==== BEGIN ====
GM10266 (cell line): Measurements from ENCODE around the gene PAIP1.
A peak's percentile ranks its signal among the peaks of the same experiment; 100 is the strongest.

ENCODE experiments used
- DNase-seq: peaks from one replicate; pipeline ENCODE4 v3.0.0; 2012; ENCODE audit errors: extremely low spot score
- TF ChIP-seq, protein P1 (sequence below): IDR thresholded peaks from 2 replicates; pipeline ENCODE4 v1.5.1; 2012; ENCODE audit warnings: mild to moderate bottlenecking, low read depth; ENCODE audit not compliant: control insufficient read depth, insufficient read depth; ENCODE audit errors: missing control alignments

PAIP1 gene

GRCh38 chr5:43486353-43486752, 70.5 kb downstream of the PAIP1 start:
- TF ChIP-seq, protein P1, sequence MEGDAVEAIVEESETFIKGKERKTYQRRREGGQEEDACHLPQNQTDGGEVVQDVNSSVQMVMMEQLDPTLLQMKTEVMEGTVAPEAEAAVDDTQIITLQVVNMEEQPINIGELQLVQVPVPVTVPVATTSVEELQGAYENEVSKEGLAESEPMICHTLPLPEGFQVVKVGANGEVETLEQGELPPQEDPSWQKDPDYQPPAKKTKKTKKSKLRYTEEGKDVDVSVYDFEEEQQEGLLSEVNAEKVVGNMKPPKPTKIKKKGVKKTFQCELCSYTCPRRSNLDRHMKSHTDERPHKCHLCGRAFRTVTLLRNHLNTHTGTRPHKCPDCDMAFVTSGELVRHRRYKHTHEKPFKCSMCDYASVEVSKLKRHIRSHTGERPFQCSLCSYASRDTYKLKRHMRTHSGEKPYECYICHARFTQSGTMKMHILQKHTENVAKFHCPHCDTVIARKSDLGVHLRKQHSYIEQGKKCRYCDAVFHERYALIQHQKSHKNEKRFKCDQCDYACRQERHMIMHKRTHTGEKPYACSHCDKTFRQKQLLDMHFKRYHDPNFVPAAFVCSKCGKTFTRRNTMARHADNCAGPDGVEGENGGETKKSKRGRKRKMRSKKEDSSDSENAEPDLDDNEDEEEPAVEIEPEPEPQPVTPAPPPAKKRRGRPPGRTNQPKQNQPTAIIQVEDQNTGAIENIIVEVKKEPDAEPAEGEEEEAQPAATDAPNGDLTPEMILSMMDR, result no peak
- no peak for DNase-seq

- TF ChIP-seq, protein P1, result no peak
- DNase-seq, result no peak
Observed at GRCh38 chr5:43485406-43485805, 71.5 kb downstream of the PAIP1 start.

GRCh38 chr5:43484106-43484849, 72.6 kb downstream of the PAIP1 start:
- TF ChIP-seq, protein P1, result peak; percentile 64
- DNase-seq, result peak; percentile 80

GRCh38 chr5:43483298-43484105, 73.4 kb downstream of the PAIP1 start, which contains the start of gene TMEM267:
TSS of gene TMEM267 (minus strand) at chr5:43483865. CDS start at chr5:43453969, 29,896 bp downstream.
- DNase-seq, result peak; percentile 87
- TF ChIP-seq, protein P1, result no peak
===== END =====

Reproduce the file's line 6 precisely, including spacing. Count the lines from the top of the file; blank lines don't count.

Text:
PAIP1 gene